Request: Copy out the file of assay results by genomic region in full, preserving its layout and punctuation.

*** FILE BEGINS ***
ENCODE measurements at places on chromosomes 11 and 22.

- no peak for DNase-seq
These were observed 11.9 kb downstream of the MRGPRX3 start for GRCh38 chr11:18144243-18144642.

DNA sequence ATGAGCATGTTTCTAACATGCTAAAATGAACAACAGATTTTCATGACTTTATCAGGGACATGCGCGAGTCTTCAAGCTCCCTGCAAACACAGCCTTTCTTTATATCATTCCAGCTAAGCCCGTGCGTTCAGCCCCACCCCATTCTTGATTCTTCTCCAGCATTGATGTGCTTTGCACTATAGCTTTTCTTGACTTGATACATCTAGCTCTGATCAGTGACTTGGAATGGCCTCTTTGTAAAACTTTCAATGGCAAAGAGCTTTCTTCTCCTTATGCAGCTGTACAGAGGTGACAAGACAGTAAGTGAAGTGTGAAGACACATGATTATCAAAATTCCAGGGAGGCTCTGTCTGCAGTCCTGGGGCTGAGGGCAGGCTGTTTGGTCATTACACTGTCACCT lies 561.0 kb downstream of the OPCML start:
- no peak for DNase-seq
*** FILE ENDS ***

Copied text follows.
ENCODE measurements at places on chromosomes 11 and 22.

- no peak for DNase-seq
These were observed 11.9 kb downstream of the MRGPRX3 start for GRCh38 chr11:18144243-18144642.

DNA sequence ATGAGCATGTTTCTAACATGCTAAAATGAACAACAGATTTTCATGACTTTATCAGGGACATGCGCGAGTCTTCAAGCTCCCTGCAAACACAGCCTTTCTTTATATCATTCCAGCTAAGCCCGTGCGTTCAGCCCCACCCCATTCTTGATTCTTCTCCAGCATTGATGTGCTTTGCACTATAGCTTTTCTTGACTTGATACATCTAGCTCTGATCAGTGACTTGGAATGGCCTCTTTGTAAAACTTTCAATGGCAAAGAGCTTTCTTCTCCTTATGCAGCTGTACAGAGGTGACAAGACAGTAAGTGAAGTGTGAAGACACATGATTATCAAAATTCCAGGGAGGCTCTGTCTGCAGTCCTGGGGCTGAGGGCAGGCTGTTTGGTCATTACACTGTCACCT lies 561.0 kb downstream of the OPCML start:
- no peak for DNase-seq